from Black Elk
Joe Jackson’s Black Elk is the winner of the 2017 PEN/Jacqueline Bograd Weld Award for Biography. The following is an excerpt from the book.
Submissions and nominations for the 2018 PEN Literary Awards are now open and will be accepted through August 15, 2017.
Extinction loomed in his life from the day he was born. It waited over the horizon like the thunderclouds rolling across the Plains. He feared those storms and the gods perched in their black folds. His second cousin Tsunke Witko, whom whites called Crazy Horse, told him all would be well if he submitted to Their will. He’d been given a gift, a Great Vision to save his people. If he acted on it, all would be well.
He was not alone in such fear. His people, the Oglala Lakota—called Sioux by their enemies—felt the apocalypse first and foremost with the disappearance of the buffalo. The vast herds remembered fondly by grandparents were doomed by the mid-nineteenth century. By 1842, the annual kill of Pte by civilian hunters exceeded 2.5 million; between 1850 and 1885, the railroads transported more than 75 million hides to eastern factories, where they were turned into gun belts and upholstery for high-end furniture. “Kill every buffalo you can,” Col. Richard Irving Dodge told an English sportsman. “Every buffalo dead is an Indian gone.”
Perhaps, like a river, Pte had drained underground. The Lakota believed that the bison came from the womb of the earth, and in evil times returned. Wind Cave in the Black Hills was that route to the underworld; at least, so said the medicine men, and Black Elk did not question them. His was a family of medicine men, stretching back for generations. Before he was Black Elk, still known by the childhood name Kahnigapi, or “Chosen,” he knew that only the foolish discounted the warnings of seers and holy men. They spoke of a new people who could not be stopped, no matter how many were killed. “They will be a powerful people, strong, tough,” the holy men admonished. “They are coming closer all the time.”
The most famous prophecy was that of Sweet Medicine, the powerful seer of their friends the Shahila, or Cheyenne. He warned of a “good-looking people, with light hair and white skin” who would come from the east in search of a “certain stone.” At first there would be just a few, but more would come, killing off the animals of the earth with an instrument that “makes a noise, and sends a little round stone to kill.” They’d replace the old four-leggeds with a new one with white horns and a long tail. They’d bring a drink that drove men crazy, and take the tribe’s children to teach them their ways. But these children would learn nothing. They would be shadows, lost between worlds.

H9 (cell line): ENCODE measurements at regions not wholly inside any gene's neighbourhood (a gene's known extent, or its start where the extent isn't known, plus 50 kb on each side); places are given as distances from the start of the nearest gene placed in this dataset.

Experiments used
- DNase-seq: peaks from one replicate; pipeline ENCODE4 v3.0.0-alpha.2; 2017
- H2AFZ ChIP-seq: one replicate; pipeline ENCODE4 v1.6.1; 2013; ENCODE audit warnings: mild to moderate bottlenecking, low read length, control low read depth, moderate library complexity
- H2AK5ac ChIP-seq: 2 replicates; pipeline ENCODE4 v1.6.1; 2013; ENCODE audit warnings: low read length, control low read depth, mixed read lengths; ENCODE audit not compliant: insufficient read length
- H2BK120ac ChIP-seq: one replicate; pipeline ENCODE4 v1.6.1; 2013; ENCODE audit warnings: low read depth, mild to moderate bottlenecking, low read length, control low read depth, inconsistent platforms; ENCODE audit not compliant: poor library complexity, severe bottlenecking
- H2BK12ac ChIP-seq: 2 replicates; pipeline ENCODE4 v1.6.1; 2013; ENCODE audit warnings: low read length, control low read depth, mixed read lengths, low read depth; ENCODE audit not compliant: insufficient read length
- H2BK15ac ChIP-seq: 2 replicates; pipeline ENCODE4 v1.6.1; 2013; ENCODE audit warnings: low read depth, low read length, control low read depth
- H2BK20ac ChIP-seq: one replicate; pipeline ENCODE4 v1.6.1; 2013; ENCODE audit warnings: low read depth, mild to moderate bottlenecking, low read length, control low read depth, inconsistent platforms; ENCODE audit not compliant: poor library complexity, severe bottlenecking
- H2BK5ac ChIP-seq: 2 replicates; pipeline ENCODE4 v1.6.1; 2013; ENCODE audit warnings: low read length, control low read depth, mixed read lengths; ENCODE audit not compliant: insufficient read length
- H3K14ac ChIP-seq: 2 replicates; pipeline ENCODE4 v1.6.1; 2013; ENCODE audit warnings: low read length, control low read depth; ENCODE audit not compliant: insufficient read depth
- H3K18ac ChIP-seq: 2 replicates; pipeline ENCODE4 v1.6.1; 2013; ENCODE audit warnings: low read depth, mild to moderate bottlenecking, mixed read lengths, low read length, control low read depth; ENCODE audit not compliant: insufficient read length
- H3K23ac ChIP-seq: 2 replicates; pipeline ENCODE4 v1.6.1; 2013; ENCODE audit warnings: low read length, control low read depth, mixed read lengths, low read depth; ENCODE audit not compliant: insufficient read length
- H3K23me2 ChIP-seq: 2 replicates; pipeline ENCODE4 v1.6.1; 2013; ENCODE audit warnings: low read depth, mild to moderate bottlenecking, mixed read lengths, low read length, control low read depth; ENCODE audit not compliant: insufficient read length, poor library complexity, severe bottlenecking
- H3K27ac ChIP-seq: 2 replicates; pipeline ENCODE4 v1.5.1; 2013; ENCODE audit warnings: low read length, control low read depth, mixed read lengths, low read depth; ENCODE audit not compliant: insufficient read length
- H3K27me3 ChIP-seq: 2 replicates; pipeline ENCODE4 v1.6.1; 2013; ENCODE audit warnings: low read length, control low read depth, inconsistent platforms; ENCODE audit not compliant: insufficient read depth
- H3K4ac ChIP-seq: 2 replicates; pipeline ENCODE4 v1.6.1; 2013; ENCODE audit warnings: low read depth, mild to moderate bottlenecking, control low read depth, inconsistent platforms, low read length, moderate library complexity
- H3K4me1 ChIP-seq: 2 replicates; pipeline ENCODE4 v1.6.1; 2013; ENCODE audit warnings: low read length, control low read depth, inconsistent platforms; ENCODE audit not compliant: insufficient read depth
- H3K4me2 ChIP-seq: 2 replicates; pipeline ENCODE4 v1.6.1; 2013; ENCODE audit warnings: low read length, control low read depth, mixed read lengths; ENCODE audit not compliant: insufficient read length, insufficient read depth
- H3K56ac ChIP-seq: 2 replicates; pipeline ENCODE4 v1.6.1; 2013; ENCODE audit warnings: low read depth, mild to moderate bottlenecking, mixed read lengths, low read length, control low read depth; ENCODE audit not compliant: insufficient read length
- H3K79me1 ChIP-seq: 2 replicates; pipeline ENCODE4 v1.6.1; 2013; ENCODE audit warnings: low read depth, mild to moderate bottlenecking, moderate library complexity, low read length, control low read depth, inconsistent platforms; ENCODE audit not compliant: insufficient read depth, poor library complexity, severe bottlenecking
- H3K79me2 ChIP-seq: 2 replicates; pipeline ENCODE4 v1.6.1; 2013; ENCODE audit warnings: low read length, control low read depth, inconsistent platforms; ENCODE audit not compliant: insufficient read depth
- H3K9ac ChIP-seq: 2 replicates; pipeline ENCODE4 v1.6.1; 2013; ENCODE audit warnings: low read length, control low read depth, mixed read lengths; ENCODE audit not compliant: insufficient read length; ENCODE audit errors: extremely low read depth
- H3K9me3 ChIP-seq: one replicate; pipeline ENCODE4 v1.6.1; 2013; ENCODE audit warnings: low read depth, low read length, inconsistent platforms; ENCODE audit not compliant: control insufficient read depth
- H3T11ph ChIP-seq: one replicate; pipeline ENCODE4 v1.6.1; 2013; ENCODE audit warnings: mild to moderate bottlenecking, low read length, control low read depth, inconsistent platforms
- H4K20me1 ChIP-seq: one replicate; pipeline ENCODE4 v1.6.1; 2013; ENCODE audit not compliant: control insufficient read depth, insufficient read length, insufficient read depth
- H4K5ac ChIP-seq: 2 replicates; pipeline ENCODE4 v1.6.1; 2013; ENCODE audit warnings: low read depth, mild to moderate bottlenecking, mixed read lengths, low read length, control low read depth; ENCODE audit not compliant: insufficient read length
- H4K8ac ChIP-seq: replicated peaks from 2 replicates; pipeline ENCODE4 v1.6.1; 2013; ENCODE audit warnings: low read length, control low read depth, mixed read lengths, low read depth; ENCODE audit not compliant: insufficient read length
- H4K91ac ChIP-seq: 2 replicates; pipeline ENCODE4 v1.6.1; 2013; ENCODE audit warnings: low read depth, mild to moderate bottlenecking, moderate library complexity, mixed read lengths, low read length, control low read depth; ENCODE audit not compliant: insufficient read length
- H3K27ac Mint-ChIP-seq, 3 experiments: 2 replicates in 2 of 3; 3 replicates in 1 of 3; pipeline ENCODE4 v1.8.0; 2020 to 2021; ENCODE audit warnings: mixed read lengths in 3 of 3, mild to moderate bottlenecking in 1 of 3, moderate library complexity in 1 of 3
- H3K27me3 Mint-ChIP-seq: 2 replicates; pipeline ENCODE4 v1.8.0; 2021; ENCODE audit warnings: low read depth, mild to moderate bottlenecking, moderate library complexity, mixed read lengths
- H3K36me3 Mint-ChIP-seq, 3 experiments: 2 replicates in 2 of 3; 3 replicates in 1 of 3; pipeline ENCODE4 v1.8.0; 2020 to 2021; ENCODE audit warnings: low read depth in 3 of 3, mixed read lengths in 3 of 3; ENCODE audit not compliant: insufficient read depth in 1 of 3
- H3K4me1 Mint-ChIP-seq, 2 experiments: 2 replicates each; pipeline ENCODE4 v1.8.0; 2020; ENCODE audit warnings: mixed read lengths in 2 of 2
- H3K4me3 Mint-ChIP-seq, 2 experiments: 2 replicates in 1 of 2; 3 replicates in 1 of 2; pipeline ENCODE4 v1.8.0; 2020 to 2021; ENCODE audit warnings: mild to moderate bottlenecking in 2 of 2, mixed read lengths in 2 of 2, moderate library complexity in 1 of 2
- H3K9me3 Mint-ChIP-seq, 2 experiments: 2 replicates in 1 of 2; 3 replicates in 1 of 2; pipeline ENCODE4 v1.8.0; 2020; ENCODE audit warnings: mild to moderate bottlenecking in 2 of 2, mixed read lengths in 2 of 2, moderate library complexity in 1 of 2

Neither resistance nor reason could stop them, Sweet Medicine warned. “[W]hat they are going to do they will do.” Instead, the People would change: “In the end of your life in those days you will not get up early in the morning; you will never know when day comes; you will lie in bed; you will have disease, and will die suddenly; you will all die off.”
The Lakota prophet was no more comforting. Drinks Water—sometimes called Wooden Cup—died about twenty years before Black Elk was born. Black Elk’s father told him of the vision, as had his father before him. And he, the grandfather, had been told by Tries To Be Chief, the old bachelor who served as Drinks Water’s helper. Thus, the story had to be true. In this vision, a strange race would weave a spider’s web all around the Sioux. In some versions, the web was made of iron. As Black Elk grew older, he recognized this as a variation of the Iktomi, or spider, story, and Drinks Water’s dream seems the first reference comparing whites to the Iktomi. At some subconscious level, the image was chilling. Myths are strange and powerful narratives with the power to “shape and direct [life], for good or ill,” wrote Richard Slotkin in an early version of his cultural history Regeneration Through Violence. “They are made of words, concepts, images, and they can kill,” and Drinks Water’s words would be fatal in every way. When the new people finished their web, he said, Oglalas’ lives would forever change. They would no longer live in their tipis: a tipi was warm in the winter, cool in the summer, and could be disassembled and moved in a pony drag to follow the herds. If the Grandfathers had meant for man to stay in one place, they would have made the earth stand still. But in the dominion of the Iktomi, the People would live in square gray houses rooted to the earth in a barren land. “When this happens,” said Drinks Water, “alongside of those gray houses you shall starve.”
The old man lay down after finishing his account and refused to rise. He would die soon, he told his family, and he wished to be cremated so thoroughly that nothing remained. His clan built his bonfire on the prairie west of Paha Sapa, and it burned four days. Its light could be seen from every direction, a grim beacon for a New World his people hoped they would never find.
This is an excerpt from Joe Jackson’s Black Elk, published by Farrar, Strauss and Giroux in 2016.